Life with Fidel Castro leaves Cuba in a state of hopelessness

September 06, 1992|By Timothy Dwyer | Timothy Dwyer,Knight-Ridder News Service

CASTRO'S FINAL HOUR. Andres Oppenheimer. Simon & Schuster. 461 pages. $25. Each trip to Cuba is a journey to hopelessness. Every morning Cubans awake to the reality of no food, no fuel and no future. They are stuck on an island sinking under the weight of a collapsing economy and isolated from the rest of the world because of one man, Fidel Castro.

Mr. Castro, who has ruled Cuba with an iron fist for 33 years, now finds himself without any friends in the world. The Soviet Union, which propped up Cuba with free oil and other raw materials, is gone. All the other Eastern Bloc countries, which subsidized Cuba's Third-World economy, have turned to free-market economies. Even in his own hemisphere, his influence has shrunk to nothing.

But how long can he last?

In "Castro's Final Hour," Andres Oppenheimer, a Pulitzer Prize-winning reporter with the Miami Herald, says that the maximum leader is already dead and gone. It's just up to the Cuban people to realize it.

How long will he last? It may be hours, Mr. Oppenheimer writes, or it may be days or even years.

So while the book may not deliver on its promise to detail Mr. Castro's final hour, it is a fascinating story, rich with detail and painstakingly reported.

Using secret documents and taking advantage of unprecedented freedom to roam the country and interview outspoken dissidents, Mr. Oppenheimer has charted Mr. Castro's course of isolationism since the collapse of communism.

Much of the book centers on the executions of four government officials in 1989, including the country's most decorated general and one of its top spies. Mr. Castro's explanation for the executions was that the men had engaged in drug trafficking and had to be put to death.

But Mr. Oppenheimer reveals that Mr. Castro had them killed because he was afraid of them. Gen. Arnaldo Ochoa, who once led Cuba's forces in Angola, had told friends that "Fidel has gone crazy. He's completely gaga." Ochoa had advocated opening up the Cuban government and gradually moving toward a free-market economy, Mr. Oppenheimer reports.

Also executed was Antonio De La Guardia, one of Cuba's top spies and a protege of Fidel Castro's. One of De La Guardia's responsibilities was to find ways to circumvent the U.S. trade embargo imposed on Cuba,which was stepped up during the Reagan administration.

The Cuban government set up dummy companies in Panama and Angola and sold Cuban goods in exchange for technology and products from U.S. companies. With Mr. Castro's knowledge, capitalistic ventures were set up to bring dollars into the Cuban economy.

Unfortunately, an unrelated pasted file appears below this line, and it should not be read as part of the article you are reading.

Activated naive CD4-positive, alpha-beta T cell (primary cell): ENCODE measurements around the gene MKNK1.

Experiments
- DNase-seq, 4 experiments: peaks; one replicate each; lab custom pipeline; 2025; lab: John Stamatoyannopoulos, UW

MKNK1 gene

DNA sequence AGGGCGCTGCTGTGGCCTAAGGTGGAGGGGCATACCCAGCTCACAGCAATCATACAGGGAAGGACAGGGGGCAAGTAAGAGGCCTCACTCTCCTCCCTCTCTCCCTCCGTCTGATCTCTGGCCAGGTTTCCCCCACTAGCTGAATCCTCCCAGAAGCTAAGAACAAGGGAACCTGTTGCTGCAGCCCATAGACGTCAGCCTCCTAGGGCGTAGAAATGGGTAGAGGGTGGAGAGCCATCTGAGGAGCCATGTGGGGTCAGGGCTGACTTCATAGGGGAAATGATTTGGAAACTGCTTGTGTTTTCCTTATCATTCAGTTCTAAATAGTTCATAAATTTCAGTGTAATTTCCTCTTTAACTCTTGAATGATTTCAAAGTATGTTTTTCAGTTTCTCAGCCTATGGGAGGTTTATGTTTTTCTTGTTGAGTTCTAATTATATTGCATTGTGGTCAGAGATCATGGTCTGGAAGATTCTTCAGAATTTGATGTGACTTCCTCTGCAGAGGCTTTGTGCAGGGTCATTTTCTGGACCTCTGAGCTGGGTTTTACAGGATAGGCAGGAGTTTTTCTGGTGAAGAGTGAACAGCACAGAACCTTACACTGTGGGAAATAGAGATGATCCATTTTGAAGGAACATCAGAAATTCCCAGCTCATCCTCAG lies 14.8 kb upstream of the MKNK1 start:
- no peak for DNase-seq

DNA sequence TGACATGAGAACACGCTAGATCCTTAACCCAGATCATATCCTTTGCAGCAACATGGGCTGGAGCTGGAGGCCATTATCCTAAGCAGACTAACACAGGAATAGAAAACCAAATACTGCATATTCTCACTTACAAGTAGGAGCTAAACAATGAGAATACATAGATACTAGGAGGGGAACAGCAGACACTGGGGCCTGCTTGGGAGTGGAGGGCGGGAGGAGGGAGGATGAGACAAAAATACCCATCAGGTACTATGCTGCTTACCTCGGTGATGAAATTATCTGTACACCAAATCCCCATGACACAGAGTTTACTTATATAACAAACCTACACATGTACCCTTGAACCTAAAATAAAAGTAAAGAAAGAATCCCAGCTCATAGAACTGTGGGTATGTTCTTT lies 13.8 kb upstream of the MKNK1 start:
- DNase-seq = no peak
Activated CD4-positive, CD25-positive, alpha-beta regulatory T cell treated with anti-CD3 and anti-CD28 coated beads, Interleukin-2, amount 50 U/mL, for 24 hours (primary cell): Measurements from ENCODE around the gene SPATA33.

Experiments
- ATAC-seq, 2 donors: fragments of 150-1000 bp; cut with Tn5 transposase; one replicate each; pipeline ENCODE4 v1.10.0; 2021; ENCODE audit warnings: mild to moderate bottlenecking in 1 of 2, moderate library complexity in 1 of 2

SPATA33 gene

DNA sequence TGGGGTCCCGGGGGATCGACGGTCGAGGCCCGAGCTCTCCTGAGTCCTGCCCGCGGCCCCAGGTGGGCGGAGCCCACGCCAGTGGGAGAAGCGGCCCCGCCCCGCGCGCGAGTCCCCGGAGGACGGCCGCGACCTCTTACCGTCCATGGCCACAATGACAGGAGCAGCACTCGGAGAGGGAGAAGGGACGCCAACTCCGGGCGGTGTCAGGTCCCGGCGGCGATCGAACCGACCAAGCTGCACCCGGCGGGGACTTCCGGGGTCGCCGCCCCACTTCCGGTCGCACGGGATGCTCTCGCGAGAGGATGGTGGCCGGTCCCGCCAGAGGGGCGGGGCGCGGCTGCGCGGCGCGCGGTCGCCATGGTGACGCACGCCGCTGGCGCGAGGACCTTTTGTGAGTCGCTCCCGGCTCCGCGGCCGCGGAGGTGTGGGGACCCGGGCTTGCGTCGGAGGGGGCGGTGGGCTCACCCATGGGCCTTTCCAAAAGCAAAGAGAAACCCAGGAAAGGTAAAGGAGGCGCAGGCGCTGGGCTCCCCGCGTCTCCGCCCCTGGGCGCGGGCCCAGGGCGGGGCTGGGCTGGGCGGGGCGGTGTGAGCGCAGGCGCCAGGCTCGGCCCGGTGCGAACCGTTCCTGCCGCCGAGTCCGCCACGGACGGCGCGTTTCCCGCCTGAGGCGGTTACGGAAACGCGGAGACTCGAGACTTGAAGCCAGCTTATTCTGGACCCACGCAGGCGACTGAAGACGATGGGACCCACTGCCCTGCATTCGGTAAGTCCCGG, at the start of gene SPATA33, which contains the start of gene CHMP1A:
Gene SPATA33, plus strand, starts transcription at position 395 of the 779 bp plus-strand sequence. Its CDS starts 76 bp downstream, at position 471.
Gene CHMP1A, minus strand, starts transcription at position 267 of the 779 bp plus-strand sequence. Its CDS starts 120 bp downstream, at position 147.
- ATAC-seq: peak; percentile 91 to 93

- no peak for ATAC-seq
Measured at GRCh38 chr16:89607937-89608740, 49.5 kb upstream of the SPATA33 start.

As the Soviet Union and Eastern Bloc collapsed, along with their generous subsidies to Cuba, De La Guardia came under more pressure to raise dollars so that Mr. Castro could buy oil and grain.

Occasionally, Mr. Oppenheimer writes, the Cuban government -- with Mr. Castro's approval -- would authorize Colombian drug smugglers to fly through Cuban airspace on the way to the United States. In exchange for this, the return flights carried weapons for Cuban-backed guerrillas in Colombia or other Latin American countries.

When the U.S. government arrested a man and his son for flying drugs through Cuba, and the two men bragged that the Cuban leader himself had approved the flights, Mr. Castro had to act. Who better to take the fall than Ochoa and De La Guardia, who were exhibiting disturbing anti-Castro leanings?

Still, right to the end, Ochoa pledged his public allegiance to Fidel Castro. He told the country during his trial that when the executioner's rifle was pointed at his heart, his last thoughts would be of Fidel Castro and what he had done for the country.

As hungry as the Cubans are, as tired as they are of fuel shortages and housing shortages and no electricity and no jobs, and as sick as they are of Mr. Castro's constant haranguing about the threat of a U.S. invasion, there is one thing that most Cubans are even more terrified of: the future -- life without Fidel Castro.

So while there are rumblings of discontent -- and more and more open talk on the streets that things have to change -- Mr. Castro continues to weave his spell over most of the country. And his final hour is not likely to come until he chooses to leave or dies.

Until then, each trip to the island will be a journey to hopelessness.

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